• Bigger commitment: While you can almost always cancel a partnership at any time (unless your contract states otherwise), it’s always harder to extricate yourself from something that’s been established over a longer period of time. Plus, if you’ve set up a department or hired someone to deal with your co-op initiatives, you’ll already have invested a significant amount of time and money into their employment. 

Build one-off co-op advertising campaigns

Not every partnership needs to be forever. If you want to get your feet wet with co-operative marketing, but don’t want the commitment that comes with establishing an internal department or singing a long-term contract, running a single ad campaign with another brand is a great way to get started. 


  • Test the waters: Co-op advertising isn’t right for every brand, and building a one-off campaign with another brand gives you the freedom to test whether it’s right for your brand without committing a lot of time or money to it. If it doesn’t get you the results you wanted, or you simply don’t like the process, you can move on with minimal (if any) losses. 
  • Every partnership is a new opportunity: Every brand brings something different to the table and partnering with different brands gives you the opportunity to get creative with each one. Sometimes, it can be hard to come up with new marketing ideas for a partner you’ve seemingly exhausted your best ideas with, but every new brand partner brings their own unique identity to the drawing board.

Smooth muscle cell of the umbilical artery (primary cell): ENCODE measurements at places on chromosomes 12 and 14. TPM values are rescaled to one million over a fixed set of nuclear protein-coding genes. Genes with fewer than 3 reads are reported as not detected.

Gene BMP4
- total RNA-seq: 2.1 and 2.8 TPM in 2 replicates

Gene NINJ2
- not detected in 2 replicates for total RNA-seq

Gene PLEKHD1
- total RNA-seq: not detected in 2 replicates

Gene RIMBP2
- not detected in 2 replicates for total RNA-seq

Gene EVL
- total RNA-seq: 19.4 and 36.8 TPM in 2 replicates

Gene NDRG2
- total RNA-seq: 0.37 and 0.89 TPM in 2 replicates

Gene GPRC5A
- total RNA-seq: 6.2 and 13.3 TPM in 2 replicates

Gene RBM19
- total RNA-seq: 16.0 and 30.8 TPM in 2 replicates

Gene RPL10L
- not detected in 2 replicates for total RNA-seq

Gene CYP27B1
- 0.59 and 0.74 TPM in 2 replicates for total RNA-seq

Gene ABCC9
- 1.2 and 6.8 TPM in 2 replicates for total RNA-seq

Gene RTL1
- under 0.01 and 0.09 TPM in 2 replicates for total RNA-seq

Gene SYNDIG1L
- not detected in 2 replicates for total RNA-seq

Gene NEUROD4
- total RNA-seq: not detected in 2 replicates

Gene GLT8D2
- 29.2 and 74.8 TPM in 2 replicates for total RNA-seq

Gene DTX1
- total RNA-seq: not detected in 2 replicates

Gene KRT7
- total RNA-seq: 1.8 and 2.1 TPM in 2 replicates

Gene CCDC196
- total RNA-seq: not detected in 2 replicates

• Longer startup time: One-off partnerships don’t have the same established systems in place, and that means that you’re going to need to learn how your partner works every time you run a campaign with them. Unlike long-term partnerships, it’s harder to get in synch and in the flow.

Cooperative advertising examples

Enough talk. Let’s take a look at some examples of co-op advertising campaigns that exist out in the real world and see what makes them tick.

Hippeas, Hope, and Bai

The chickpea puff brand, Hippeas, partnered with hummus brand, Hope, and drink makers, Bai, for a one-off giveaway of their products. While these brands don’t work together on the regular, this campaign was able to extend each of their respective reaches to audiences that may have never heard of them. 

The key to this campaign’s success was the audience overlap. Each of these brands makes plant-based food and drinks. In fact, Hippeas and Hope both use chickpeas as their main ingredient, so it’s highly likely that Hippeas fans would be interested in trying another tasty chickpea treat. And once they’re full, it’s more than likely that they’ll need to wash it down with a cold drink — that’s where Bai comes in. 

By working together, these brands were able to make an impression on more people than they would have on their own.

Starbucks and Shopify

When it comes to long-term partnerships, few brands have it down to a science like Starbucks and Spotify. Customers who have a subscription to Spotify are able to earn Starbucks rewards points and can also influence each store’s on-premise playlist. This encourages Starbucks customers to come into the store to make a playlist, and to continue listening to it on Spotify once they leave. 

At the end of the day, co-op advertising is an exciting way to collaborate with other brands. By putting your heads together, you can often help propel each other into success.